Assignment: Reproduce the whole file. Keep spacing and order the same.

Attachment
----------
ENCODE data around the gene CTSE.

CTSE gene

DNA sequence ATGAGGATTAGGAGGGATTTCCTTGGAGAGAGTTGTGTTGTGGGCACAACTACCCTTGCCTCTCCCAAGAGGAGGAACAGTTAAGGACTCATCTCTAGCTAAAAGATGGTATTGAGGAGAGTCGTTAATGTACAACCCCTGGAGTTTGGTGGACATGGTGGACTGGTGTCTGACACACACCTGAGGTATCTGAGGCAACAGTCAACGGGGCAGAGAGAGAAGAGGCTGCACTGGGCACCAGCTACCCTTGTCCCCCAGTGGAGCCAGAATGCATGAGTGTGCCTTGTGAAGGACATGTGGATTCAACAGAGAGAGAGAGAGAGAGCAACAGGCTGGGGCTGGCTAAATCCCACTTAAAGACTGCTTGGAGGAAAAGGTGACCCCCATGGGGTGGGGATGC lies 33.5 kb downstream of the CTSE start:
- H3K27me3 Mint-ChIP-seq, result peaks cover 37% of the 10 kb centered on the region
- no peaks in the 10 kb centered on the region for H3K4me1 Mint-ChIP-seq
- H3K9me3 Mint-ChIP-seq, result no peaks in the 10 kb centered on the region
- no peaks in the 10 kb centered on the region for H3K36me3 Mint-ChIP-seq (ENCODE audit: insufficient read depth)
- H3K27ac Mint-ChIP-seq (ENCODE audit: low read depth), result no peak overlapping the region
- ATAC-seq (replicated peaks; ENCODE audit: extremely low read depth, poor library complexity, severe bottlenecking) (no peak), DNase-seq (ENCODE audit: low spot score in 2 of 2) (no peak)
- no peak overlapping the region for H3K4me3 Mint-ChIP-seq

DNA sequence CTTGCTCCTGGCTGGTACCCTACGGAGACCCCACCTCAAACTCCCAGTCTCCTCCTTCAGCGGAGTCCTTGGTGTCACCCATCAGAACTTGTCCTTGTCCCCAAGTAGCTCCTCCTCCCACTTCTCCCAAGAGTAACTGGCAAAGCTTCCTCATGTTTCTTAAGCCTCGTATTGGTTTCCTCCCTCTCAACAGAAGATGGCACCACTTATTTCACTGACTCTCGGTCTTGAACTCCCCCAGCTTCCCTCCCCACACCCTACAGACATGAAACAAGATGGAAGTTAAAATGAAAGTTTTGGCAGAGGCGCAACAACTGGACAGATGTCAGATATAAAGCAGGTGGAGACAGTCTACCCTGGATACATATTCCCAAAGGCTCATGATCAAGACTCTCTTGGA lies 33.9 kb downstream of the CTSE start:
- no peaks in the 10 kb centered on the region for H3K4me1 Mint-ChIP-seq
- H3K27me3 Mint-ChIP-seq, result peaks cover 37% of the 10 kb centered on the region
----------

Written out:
ENCODE data around the gene CTSE.

CTSE gene

DNA sequence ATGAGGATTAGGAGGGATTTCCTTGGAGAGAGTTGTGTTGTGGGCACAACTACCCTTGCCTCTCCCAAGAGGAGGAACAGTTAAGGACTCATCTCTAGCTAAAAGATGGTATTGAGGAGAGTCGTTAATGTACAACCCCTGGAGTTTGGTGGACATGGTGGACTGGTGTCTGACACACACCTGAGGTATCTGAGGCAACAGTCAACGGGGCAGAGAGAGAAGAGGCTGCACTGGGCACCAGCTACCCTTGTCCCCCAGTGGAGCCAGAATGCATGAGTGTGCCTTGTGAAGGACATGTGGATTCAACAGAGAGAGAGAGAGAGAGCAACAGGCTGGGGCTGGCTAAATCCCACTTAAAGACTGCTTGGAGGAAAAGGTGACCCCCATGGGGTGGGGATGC lies 33.5 kb downstream of the CTSE start:
- H3K27me3 Mint-ChIP-seq, result peaks cover 37% of the 10 kb centered on the region
- no peaks in the 10 kb centered on the region for H3K4me1 Mint-ChIP-seq
- H3K9me3 Mint-ChIP-seq, result no peaks in the 10 kb centered on the region
- no peaks in the 10 kb centered on the region for H3K36me3 Mint-ChIP-seq (ENCODE audit: insufficient read depth)
- H3K27ac Mint-ChIP-seq (ENCODE audit: low read depth), result no peak overlapping the region
- ATAC-seq (replicated peaks; ENCODE audit: extremely low read depth, poor library complexity, severe bottlenecking) (no peak), DNase-seq (ENCODE audit: low spot score in 2 of 2) (no peak)
- no peak overlapping the region for H3K4me3 Mint-ChIP-seq

DNA sequence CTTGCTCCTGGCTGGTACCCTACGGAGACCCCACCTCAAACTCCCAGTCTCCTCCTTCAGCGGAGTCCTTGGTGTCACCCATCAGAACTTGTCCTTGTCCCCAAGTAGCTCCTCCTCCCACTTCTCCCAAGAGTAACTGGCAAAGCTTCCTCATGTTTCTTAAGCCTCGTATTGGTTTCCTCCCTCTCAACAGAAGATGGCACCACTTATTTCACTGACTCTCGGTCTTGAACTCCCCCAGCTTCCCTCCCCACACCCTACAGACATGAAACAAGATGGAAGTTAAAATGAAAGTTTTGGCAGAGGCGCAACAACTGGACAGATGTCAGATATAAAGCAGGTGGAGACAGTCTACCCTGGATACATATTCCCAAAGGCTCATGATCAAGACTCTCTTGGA lies 33.9 kb downstream of the CTSE start:
- no peaks in the 10 kb centered on the region for H3K4me1 Mint-ChIP-seq
- H3K27me3 Mint-ChIP-seq, result peaks cover 37% of the 10 kb centered on the region